“It is still not enough for language to have clarity and content… it must also have a goal and an imperative. Otherwise from language we descend to chatter, from chatter to babble and from babble to confusion.” – Rene Daumal, Born Mar. 16, 1908.
This is especially true for us. Persuaders, I mean.
If there isn't s goal for the piece – a measurable outcome that your writing is supposed to elicit – then, it's not copy.
It's probably not even worth publishing. Be a poet if you want to write words that don't DO anything.
But we aren't poets here. Are we? I'm not.
To persuade is a goal. To persuade to what? Depends.
What do you want them to do? Once you decide that, we need to know how well you did.
So how do you measure that action? Figure out what stats you can collect that will indicate success or failure.
Finally, did your message work? Figure out the ratio between all readers, and the ones who actually did what you asked of them.
That's your magic number. The holy “conversion rate” – the thing that actually matters.
Once you know what the target is, THEN you can effectively attempt to hit it through a process of improvement over time.
You can try to make your next message do better. Or you can improve the effectiveness of your previous message and show it to a new audience. Preferably, you're doing both, continuously.
How do we try to improve that magic score? It's almost always a matter of more clearly presenting that goal to the reader, and sufficiently incentivizing them to fulfill it.
So start with that end goal in mind.
Is it a piece that has a purchase link? If not, what's the goal? Subscribe? Click? Think? Share? Or…
You decide. But if it doesn't have a goal, you can't measure degree of success. And if you can't measure degree of success, you can't systematically practice to improve.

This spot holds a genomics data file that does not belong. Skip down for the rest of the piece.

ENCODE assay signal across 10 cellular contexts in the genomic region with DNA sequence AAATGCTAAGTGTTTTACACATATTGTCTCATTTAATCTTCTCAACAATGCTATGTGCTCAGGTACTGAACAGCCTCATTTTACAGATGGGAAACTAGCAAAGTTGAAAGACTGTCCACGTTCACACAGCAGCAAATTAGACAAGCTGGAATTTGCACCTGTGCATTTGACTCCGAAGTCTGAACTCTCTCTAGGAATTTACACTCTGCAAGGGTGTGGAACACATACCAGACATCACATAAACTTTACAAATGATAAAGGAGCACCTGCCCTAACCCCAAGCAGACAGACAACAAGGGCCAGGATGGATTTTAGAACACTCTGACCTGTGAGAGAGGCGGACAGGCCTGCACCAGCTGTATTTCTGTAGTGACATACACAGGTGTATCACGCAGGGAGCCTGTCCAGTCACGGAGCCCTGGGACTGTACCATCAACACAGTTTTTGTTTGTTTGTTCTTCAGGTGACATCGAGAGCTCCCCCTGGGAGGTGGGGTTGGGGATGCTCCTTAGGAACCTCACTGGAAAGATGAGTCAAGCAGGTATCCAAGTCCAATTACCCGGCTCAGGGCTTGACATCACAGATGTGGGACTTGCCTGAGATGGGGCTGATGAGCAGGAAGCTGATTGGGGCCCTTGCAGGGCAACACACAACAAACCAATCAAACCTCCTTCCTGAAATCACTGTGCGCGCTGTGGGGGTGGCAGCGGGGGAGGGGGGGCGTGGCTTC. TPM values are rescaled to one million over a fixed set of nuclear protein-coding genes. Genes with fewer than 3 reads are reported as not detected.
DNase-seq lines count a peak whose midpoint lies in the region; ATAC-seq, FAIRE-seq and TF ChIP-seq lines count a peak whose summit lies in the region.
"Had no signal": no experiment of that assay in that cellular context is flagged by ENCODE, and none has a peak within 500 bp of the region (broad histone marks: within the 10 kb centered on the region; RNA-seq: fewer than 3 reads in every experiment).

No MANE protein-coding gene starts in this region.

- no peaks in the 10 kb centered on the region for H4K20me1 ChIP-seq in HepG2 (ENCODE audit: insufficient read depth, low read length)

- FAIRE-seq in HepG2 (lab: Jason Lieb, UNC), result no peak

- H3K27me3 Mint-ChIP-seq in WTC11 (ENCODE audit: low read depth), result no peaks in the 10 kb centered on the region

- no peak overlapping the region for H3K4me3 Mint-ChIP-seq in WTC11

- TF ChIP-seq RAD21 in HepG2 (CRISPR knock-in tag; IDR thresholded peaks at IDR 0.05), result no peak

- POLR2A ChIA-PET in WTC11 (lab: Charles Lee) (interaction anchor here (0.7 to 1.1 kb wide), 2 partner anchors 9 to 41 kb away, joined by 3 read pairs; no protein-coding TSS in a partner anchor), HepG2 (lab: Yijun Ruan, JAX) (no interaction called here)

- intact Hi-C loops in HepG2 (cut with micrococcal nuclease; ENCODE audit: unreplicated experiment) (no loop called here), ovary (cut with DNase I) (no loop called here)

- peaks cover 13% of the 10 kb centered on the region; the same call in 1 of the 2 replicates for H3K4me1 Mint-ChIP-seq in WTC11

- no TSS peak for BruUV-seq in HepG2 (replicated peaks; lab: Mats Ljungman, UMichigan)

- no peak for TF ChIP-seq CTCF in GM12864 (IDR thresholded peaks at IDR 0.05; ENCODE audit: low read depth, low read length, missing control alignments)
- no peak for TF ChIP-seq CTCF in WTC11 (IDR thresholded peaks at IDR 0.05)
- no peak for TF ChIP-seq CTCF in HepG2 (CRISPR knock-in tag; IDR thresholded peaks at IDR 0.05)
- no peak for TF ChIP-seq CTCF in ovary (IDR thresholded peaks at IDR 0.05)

<!—- lagniappe In addition to just plain old conversion rates, here is a short list of other things you should measure, so you can work to improve them, and thereby BE MORE SUCCESS! Lol. 1. Subscribers. We don’t want just followers who can come or go - we want people to give us explicit permission to contact them when WE want to reach them. 2. Catalog. How many products do you sell? You want more, and a variety, of both price points and levels of value. Because if people like buying one thing from you, they’ll like buying other things, too. 3. Offers. How many do you have running? How often do you run them? How many per product? How many for combinations of products? How many seasonal “special” deals? Those three above are core. Because if any business wants more profit, make MORE OFFERS to MORE PEOPLE, MORE OFTEN. Having a growing subscriber list, and a pile of products and services that you can create lots of different offers around regularly? That’s the goal. Here are a few more things to measure and improve: 4. How long it takes the average customer to buy after subscribing. 5. How many products the average customer buys over time. 6. How much the average customer spends at one transaction (presuming they can buy different products at the same time). 7. How many testimonials you collect from customers. 8. How many customers give you referrals and how often. 9. How many places your offers are available. 10. How many places your content is available. 11. How many ways people can subscribe. 12. How many automated messages are queued up to send to subscribers without you doing anything. 13. How much of your money you’re investing, and saving, and enjoying. Work on any one of those you want, one per day even, and you’ll end up where you want to be. —->